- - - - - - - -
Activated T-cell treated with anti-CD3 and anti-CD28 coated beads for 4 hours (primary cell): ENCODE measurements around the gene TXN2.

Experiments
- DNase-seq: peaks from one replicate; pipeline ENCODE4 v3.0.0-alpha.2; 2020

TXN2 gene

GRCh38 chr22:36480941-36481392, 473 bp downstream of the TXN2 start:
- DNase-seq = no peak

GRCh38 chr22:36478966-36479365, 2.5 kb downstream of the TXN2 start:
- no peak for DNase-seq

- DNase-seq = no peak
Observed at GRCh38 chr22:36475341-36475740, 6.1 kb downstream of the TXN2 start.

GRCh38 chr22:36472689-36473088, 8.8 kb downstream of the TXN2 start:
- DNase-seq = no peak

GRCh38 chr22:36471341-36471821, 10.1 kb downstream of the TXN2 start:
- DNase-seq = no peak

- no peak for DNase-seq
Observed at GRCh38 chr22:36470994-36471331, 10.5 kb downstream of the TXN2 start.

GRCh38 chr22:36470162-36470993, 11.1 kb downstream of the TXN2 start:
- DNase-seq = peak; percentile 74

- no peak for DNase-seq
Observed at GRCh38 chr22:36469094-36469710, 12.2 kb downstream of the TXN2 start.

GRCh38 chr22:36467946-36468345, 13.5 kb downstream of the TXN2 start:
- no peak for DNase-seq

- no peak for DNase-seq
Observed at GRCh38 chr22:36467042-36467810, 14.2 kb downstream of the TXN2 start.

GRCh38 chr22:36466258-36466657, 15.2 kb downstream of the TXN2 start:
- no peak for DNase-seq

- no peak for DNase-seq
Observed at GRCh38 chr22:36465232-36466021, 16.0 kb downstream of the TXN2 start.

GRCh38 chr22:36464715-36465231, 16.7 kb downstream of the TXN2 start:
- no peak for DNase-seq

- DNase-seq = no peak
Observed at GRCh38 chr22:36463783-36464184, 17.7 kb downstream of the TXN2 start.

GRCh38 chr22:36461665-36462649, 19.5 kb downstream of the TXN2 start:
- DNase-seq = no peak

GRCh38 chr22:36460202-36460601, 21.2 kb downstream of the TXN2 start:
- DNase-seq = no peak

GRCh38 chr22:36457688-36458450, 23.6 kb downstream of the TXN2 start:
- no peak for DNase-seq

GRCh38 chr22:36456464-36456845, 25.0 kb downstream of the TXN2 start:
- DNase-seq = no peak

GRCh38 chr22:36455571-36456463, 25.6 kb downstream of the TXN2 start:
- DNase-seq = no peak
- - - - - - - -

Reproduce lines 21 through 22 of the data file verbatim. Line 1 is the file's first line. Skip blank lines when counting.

GRCh38 chr22:36467946-36468345, 13.5 kb downstream of the TXN2 start:
- no peak for DNase-seq